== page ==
On 14th December, 2022, one of India’s oldest-living First Class cricketers and certainly the oldest of Mumbai city – Rusi Cooper – celebrated his 100th birthday. Rusi Cooper becomes the second Mumbai Ranji Trophy player in two years to reach a century in life, after the passing away of Vasant Raiji in January 2020. He is now the only living Indian to have played in the Pentangulars – the pre-Independence league to host teams formed on community lines. He played for the Parsi team (1941-42 to 1944- 45), for Bombay (1943-44 to 1944-45) and for Middlesex (1949-1951).
Cooper featured in 22 First-Class matches-with his crowning glory coming in the 1944-45 Ranji Trophy final, in which he scored a century for Bombay against Holkar. From 1940-55, he played with and against the best cricketers of that time.
At the age of twenty-three, Cooper went on to pursue his education at the London School of Economics. Here, he played for Middlesex County with the likes of Dennis Compton, JJ Warr and Bill Edrich. An alumnus of Elphinstone School and St Xavier’s High School, Cooper, on his first visit to The Oval and Lord’s in 1948, saw Don Bradman getting 146 and 98 in tour games against Surrey and MCC, respectively. He also witnessed greats like Ray Lindwall, Keith Miller, Duleepsinhji and Wally Hammond in action.
After completing his course in the LSE, he was invited by the Lincoln’s Bar for Bar At Law. He returned to India in 1954 but couldn’t play competitive cricket as his employers refused leave to play cricket. However, he did represent the Cricket Club of India in local tournaments and was a prolific scorer.
Coopr was also a Trustee of the Bombay Port Trust for several years. Till he reached his 90s, he was a practicing maritime lawyer. Currently, he lives in South Mumbai but through the pandemic he stayed in Pune, with his only child, 66-year-old daughter Dinaz and son-in-law, Hoshang Zaveri.
In an earlier interview with Parsi Times, Rusi Cooper had shared about his early days, “My father was very interested in sports and wanted me to play. Back then, we lived in Bilimora, Gujarat, where my father was in charge of the textile mill. There were arrangements to play tennis, badminton, cricket and table tennis in the estate of the mill. All these facilities were available and I took advantage of them. He always encouraged me and backed me to play cricket. I took up cricket since I was nine years old and decided that it was my go-to sport.”
During his playing days, this swashbuckling batsman was greatly influenced by Vijay Merchant and Hazare’s approach to their game. He was a wizard with the bat, choosing to play his shots along the ground than opting for the huge big hits outside the park.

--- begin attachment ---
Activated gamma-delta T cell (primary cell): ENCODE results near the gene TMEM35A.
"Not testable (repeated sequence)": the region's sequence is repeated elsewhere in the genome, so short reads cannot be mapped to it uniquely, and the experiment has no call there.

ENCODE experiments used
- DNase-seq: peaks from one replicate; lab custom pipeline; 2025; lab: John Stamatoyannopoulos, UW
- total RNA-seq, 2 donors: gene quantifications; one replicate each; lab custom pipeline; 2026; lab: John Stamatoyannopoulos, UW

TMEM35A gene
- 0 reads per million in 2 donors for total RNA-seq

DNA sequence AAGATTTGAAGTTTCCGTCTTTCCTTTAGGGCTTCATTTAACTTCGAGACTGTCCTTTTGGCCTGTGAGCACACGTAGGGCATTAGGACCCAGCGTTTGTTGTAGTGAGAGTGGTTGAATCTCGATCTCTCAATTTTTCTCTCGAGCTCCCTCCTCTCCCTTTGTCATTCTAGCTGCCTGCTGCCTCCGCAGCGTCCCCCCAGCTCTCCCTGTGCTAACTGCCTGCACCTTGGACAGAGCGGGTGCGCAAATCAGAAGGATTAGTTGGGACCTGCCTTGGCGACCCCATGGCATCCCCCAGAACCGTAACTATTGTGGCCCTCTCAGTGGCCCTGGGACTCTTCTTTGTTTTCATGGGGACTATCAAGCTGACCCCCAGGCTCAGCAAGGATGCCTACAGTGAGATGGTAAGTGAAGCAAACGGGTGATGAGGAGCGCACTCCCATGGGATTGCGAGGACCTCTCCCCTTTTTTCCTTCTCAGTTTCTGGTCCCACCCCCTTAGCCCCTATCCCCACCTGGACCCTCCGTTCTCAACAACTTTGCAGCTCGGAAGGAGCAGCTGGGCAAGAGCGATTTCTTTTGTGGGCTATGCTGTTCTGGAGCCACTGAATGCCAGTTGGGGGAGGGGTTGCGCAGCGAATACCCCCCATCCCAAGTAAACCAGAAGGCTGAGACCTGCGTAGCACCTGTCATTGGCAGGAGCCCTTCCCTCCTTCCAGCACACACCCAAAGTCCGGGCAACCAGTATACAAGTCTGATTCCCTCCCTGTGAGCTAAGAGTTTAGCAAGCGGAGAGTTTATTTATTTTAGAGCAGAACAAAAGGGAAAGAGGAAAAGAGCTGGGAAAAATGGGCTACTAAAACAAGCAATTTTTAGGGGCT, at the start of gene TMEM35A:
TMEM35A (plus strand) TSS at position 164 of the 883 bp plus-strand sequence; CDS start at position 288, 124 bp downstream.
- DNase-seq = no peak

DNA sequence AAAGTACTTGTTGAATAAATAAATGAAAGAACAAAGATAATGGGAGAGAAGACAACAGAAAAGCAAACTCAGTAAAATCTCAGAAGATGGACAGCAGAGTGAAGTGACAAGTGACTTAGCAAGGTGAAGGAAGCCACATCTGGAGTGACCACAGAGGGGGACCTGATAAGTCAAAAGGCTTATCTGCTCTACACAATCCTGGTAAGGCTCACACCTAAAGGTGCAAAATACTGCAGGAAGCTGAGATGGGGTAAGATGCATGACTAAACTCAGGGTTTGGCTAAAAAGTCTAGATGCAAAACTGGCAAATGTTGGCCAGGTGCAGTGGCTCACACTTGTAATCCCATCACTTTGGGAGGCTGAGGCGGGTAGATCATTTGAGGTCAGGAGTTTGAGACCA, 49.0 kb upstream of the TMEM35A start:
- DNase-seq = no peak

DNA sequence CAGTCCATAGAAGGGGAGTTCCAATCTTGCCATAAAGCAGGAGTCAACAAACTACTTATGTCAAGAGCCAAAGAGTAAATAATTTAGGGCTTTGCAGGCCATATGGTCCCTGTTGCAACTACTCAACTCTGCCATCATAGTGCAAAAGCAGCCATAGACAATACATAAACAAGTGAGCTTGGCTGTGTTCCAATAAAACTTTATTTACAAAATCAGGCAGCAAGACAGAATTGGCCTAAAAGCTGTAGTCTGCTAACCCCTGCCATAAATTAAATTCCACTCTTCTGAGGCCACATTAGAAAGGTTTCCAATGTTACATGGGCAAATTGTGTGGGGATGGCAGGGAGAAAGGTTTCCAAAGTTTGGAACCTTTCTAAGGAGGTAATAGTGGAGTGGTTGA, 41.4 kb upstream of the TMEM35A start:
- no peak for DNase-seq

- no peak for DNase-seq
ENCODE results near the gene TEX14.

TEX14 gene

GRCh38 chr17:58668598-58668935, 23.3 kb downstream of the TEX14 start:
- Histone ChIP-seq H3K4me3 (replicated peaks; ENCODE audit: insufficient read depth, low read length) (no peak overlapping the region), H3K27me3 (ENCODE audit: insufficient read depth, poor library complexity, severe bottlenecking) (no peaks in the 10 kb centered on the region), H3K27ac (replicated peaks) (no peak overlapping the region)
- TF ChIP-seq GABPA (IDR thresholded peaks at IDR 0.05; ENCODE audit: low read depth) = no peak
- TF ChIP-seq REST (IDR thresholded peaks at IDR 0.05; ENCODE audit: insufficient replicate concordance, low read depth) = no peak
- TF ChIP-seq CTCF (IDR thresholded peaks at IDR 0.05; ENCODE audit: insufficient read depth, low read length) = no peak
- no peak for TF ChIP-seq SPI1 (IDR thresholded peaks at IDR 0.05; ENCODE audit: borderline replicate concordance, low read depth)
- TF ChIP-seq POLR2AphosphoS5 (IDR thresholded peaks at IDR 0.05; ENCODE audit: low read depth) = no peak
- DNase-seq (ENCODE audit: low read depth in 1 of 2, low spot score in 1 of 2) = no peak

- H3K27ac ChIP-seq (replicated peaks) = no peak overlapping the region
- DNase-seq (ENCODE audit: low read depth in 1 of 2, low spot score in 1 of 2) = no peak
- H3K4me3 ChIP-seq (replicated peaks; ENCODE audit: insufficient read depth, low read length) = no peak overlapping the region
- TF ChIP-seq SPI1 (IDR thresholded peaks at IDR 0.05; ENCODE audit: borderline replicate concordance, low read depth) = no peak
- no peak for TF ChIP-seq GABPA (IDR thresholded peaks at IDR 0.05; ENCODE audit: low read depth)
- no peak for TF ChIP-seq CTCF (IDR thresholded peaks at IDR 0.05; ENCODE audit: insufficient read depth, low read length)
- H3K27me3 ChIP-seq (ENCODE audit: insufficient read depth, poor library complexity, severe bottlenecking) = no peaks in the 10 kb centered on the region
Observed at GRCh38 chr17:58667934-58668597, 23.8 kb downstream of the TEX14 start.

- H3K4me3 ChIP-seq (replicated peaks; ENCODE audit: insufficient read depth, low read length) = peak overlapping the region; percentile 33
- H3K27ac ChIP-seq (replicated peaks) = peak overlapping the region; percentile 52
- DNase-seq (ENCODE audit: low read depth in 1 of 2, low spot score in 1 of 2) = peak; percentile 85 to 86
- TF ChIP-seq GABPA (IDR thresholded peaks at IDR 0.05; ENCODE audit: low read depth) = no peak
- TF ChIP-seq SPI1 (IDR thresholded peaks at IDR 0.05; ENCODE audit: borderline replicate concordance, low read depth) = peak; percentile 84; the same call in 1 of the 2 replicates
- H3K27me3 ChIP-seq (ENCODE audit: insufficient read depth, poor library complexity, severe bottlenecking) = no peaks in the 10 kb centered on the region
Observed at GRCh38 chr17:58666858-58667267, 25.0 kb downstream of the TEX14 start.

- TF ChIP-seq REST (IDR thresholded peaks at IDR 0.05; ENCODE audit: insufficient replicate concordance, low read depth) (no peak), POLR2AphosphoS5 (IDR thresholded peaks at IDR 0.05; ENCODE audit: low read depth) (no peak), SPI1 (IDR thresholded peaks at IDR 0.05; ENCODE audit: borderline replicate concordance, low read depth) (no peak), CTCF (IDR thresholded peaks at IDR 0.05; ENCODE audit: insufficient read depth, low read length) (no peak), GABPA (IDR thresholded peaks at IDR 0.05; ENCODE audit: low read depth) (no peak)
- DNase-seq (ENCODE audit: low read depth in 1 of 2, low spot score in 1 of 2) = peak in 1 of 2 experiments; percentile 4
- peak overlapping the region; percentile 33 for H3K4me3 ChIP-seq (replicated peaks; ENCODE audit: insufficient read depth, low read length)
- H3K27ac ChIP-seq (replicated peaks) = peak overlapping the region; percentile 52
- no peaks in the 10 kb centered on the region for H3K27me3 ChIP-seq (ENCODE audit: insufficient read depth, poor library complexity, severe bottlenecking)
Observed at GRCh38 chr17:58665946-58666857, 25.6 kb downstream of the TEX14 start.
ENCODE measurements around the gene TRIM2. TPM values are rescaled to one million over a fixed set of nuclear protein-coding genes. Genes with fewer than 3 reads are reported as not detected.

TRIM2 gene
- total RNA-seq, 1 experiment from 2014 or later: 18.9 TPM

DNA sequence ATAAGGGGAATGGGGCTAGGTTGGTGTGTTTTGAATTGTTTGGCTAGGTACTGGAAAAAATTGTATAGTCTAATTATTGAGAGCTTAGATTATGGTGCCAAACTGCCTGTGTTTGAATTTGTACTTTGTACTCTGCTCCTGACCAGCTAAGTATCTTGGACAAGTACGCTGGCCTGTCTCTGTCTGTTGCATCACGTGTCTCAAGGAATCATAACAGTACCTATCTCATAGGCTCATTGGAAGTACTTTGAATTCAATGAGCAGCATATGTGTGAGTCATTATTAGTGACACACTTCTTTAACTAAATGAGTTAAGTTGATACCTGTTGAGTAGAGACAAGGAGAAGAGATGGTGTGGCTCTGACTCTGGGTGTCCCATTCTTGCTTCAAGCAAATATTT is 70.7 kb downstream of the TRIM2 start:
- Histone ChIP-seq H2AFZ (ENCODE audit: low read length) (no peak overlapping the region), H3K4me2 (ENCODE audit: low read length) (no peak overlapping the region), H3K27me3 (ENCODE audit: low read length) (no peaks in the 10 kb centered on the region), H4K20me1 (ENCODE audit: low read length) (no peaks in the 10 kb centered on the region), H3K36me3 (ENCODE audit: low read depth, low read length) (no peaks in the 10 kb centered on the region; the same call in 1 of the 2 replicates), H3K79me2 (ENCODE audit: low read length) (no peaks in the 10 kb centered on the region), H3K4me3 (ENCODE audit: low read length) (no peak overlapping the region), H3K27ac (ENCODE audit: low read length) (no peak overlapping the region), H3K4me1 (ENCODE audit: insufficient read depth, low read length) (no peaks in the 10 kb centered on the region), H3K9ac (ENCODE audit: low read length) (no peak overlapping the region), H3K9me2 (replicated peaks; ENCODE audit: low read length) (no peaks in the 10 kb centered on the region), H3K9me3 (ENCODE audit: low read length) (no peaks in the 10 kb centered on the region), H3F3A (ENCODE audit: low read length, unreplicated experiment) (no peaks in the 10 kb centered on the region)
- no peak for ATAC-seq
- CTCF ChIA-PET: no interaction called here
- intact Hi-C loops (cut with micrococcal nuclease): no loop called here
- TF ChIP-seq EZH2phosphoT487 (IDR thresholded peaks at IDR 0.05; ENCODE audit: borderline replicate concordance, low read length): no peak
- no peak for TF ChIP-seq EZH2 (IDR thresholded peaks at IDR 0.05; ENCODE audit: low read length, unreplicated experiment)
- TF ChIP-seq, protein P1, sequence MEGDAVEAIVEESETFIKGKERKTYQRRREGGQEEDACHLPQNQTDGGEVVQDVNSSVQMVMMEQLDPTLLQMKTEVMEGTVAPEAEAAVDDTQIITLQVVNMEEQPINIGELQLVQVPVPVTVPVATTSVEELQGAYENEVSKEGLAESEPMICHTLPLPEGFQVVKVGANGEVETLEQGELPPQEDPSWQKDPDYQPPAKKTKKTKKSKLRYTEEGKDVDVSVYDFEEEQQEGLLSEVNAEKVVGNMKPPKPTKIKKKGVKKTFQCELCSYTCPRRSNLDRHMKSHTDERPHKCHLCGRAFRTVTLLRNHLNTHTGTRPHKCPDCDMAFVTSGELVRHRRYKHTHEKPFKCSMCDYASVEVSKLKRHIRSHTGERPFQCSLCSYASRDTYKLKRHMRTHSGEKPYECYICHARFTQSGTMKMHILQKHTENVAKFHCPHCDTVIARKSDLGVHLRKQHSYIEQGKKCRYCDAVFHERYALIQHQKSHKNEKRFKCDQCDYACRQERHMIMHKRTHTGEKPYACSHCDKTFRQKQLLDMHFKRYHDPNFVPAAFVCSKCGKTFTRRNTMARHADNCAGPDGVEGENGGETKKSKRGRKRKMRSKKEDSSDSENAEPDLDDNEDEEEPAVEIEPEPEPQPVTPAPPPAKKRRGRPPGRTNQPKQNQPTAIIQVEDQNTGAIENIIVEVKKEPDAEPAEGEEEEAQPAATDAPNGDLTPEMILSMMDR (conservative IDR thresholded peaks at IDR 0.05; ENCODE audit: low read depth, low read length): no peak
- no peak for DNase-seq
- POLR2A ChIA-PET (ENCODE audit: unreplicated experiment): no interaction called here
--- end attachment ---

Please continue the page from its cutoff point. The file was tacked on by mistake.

Speaking about his special connection with cricket, Cooper said, “It has always been an all-time favourite game of mine. I watch Test Matches as that is my favourite format and I am happy to have gotten the opportunity to play that long during my era. I was very good friends with Madhav Apte, who also played for India. We would meet and discuss a lot of things. I also shared a great friendship with Vasant Raiji who recently passed away at 100. Both of them were members of CCI and we would meet there in the evenings as they had also retired by then.”
Cooper has indeed been fortunate to have had the privilege of watching the greatest cricketer of all time – Don Bradman – play three good innings, including a century, in 1948. He also watched him play his final innings during his farewell tour to England in the year 1948. “I was very keen to watch him play at the Oval in London, so I also stood in line outside the stadium from 6:00 am, in order to make sure that I got in. I was indeed fortunate enough to watch him play even on previous occasions. He loved to dominate the bowlers but when he got out in the second ball it was disappointing for all his fans.”
Rusi Cooper’s dedication and game ethics have been exemplary. The personification of a gentleman, since cricket is a gentleman’s game, Cooper remains classic – calm, composed and jovial while sharing his extraordinary journey. Though he has achieved great milestones in his career, his humility and being so down to earth despite his monumental achievements set the perfect precedent for future generations of cricketers. The entire Parsi and cricketing community continues to be very proud of his achievements. We wish him the very best of health and happiness as he scores the ton of a lifetime!
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